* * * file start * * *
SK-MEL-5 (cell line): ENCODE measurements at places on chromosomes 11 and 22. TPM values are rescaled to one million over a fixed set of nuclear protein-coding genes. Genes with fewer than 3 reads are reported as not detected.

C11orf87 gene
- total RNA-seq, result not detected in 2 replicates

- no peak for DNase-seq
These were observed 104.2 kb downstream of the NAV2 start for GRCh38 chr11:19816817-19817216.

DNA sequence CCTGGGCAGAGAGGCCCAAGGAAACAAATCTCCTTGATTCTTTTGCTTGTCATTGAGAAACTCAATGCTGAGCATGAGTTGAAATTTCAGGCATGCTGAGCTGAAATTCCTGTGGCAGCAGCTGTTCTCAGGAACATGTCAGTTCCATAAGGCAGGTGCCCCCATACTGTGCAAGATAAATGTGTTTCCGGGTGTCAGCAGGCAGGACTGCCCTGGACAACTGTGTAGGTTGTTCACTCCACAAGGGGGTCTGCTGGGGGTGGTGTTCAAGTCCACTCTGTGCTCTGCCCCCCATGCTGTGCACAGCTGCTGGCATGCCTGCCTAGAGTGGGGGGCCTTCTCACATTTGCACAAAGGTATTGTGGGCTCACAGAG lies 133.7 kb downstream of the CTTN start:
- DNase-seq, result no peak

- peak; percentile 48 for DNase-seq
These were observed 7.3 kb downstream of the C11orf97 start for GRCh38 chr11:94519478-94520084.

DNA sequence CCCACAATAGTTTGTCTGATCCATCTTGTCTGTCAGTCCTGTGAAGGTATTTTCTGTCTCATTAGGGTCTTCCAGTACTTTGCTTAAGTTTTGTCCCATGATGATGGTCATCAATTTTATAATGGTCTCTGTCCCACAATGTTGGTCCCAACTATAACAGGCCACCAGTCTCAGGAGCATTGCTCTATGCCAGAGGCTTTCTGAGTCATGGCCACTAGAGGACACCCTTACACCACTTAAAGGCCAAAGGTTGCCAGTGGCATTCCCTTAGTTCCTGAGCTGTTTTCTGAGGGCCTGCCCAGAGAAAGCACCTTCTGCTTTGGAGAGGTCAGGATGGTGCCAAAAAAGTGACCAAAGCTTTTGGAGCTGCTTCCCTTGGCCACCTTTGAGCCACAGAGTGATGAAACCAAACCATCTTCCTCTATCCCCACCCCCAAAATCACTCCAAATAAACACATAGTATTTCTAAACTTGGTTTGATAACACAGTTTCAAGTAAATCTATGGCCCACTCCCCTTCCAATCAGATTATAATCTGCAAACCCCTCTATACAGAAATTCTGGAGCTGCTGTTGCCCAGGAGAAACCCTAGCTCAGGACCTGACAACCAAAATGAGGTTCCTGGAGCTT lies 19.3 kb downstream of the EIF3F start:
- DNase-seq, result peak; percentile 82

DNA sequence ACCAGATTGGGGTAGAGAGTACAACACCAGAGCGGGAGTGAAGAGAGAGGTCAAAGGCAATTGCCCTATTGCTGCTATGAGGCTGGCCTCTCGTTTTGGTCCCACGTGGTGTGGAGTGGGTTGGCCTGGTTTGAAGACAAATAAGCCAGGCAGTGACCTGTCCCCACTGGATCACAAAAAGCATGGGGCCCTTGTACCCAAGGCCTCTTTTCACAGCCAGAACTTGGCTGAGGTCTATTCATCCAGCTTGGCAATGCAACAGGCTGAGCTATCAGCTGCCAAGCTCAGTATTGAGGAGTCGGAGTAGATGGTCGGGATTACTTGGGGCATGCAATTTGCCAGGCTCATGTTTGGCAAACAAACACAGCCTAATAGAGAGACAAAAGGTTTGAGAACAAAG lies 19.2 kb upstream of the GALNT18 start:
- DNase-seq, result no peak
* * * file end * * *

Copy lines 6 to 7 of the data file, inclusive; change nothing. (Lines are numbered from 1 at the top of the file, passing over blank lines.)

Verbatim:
DNA sequence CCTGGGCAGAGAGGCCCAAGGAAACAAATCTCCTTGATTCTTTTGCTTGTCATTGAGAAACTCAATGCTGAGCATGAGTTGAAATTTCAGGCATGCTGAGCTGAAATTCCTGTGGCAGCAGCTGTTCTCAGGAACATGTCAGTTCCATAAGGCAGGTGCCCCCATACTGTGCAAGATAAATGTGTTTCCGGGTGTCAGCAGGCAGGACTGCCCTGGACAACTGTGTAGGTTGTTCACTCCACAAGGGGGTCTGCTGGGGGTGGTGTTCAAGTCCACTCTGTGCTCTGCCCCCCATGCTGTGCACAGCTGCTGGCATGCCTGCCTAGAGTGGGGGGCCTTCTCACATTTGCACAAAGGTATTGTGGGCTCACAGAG lies 133.7 kb downstream of the CTTN start:
- DNase-seq, result no peak